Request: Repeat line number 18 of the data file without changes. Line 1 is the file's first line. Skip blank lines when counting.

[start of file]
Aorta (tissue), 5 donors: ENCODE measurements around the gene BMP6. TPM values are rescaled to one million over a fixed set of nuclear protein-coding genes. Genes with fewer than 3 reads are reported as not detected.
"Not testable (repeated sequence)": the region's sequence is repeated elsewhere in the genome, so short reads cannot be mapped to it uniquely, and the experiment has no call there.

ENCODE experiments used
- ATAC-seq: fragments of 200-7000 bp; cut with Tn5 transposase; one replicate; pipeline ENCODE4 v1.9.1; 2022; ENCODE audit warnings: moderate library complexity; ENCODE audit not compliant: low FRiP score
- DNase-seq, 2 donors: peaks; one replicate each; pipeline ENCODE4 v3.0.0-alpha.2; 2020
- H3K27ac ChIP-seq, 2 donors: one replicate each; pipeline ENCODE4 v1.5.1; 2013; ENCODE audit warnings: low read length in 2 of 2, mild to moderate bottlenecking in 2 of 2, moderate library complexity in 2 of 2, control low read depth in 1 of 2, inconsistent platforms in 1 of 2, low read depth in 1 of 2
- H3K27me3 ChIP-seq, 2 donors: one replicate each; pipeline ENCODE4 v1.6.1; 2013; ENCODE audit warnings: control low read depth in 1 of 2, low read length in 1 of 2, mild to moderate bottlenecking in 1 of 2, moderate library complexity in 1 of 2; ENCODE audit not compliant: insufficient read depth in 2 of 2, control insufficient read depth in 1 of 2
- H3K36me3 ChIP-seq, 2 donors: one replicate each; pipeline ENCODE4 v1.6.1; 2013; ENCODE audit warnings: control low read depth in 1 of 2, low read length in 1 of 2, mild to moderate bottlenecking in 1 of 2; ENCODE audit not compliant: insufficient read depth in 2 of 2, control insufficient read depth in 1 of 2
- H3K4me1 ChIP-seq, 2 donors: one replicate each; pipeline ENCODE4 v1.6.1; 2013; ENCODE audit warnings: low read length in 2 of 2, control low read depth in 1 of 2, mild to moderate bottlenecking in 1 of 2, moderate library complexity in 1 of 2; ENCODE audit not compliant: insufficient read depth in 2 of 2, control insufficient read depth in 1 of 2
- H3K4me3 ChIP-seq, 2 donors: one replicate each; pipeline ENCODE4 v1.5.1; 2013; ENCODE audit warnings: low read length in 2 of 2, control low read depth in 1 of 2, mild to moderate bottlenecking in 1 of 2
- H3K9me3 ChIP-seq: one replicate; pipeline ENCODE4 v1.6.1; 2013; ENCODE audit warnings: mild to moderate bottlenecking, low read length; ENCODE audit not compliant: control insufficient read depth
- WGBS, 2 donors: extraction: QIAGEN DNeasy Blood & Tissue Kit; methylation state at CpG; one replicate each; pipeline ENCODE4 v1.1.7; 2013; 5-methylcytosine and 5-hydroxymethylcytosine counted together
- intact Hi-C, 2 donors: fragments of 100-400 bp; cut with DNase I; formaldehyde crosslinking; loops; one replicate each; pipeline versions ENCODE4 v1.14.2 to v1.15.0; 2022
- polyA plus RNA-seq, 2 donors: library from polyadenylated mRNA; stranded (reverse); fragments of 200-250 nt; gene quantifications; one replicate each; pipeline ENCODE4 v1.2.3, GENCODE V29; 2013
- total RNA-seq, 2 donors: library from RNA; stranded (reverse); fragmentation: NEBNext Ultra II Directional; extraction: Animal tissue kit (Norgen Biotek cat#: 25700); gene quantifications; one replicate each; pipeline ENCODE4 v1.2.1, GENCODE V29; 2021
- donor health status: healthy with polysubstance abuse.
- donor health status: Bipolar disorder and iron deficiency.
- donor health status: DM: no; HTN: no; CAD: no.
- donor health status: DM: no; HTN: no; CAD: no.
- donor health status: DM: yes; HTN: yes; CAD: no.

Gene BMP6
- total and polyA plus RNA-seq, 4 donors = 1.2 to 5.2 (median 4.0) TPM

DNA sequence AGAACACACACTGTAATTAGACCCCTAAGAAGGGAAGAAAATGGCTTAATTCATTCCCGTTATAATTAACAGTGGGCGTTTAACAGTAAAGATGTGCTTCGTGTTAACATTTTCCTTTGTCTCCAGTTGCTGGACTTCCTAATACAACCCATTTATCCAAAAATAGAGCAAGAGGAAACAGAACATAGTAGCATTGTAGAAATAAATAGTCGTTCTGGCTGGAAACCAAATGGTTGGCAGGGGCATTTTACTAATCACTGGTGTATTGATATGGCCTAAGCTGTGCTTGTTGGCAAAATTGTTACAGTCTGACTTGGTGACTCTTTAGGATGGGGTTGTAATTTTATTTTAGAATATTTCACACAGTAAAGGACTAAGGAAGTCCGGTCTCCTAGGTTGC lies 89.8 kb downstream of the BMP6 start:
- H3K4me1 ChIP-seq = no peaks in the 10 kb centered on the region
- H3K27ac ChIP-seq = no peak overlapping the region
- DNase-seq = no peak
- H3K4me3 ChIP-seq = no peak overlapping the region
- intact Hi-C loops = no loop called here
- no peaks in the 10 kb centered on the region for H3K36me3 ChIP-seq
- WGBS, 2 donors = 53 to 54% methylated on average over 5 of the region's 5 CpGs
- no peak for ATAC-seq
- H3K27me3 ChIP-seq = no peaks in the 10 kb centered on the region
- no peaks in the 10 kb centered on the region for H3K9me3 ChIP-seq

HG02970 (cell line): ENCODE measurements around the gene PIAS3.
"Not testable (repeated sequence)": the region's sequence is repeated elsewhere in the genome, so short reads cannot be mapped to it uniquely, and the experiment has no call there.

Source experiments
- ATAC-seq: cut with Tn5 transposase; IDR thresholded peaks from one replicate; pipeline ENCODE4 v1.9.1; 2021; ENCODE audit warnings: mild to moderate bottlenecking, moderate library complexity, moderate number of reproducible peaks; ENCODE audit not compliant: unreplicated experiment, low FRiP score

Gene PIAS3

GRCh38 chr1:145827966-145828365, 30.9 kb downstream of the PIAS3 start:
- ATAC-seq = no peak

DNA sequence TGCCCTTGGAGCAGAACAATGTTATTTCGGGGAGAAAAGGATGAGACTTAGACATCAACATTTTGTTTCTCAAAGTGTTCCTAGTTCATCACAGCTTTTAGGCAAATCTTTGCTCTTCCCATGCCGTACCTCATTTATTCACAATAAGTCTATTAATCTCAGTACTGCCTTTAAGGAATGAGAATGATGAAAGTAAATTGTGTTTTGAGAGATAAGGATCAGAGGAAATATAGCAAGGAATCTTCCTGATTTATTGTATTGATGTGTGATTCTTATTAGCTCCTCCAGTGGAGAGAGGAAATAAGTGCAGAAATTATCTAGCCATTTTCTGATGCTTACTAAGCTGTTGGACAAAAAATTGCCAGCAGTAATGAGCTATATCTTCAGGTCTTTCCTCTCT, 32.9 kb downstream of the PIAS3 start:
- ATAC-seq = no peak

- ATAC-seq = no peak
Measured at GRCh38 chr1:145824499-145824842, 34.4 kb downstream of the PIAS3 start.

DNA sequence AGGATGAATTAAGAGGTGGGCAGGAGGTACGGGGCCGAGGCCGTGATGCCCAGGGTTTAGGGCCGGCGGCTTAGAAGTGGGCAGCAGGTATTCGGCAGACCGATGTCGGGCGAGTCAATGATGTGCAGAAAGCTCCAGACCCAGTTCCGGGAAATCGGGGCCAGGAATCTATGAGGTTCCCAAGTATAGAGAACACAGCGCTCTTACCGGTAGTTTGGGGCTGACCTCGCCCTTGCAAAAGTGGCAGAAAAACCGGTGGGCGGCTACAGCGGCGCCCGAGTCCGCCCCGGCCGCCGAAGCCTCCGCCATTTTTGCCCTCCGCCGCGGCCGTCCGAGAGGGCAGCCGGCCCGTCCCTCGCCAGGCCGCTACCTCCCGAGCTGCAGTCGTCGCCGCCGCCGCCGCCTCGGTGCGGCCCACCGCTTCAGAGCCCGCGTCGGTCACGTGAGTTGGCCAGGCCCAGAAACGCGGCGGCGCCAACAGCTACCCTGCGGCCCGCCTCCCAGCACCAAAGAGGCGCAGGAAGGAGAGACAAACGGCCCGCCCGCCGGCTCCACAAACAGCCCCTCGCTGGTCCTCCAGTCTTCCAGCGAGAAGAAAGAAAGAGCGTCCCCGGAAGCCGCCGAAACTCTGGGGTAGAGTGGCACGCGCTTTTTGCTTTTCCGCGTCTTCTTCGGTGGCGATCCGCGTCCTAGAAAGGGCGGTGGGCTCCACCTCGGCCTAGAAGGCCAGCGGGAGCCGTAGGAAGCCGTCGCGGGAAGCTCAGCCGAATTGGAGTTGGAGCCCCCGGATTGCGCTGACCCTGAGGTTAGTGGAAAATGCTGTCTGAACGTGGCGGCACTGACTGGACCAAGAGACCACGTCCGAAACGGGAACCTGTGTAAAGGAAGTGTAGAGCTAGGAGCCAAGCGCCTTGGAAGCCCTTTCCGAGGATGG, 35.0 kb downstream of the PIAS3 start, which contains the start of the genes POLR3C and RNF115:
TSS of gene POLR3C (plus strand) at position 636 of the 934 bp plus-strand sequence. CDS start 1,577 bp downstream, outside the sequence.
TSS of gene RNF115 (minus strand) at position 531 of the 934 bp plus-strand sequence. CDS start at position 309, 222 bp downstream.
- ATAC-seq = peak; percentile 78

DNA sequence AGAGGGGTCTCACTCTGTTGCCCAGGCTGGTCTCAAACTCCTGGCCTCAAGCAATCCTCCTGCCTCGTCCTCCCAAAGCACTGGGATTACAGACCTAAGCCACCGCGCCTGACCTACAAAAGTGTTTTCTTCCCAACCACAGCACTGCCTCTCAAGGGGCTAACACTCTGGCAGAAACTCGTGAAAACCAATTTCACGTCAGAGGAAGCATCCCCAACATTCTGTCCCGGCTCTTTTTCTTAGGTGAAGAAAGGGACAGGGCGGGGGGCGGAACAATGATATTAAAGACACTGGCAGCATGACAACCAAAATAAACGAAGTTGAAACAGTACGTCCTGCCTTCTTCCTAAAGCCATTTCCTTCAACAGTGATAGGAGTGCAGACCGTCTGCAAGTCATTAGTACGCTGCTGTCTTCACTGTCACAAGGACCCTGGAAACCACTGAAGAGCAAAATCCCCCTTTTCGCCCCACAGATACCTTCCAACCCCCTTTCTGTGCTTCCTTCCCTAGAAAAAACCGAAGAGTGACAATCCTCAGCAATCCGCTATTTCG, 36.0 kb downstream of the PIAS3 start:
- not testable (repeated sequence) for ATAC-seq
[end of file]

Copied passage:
- donor health status: DM: no; HTN: no; CAD: no.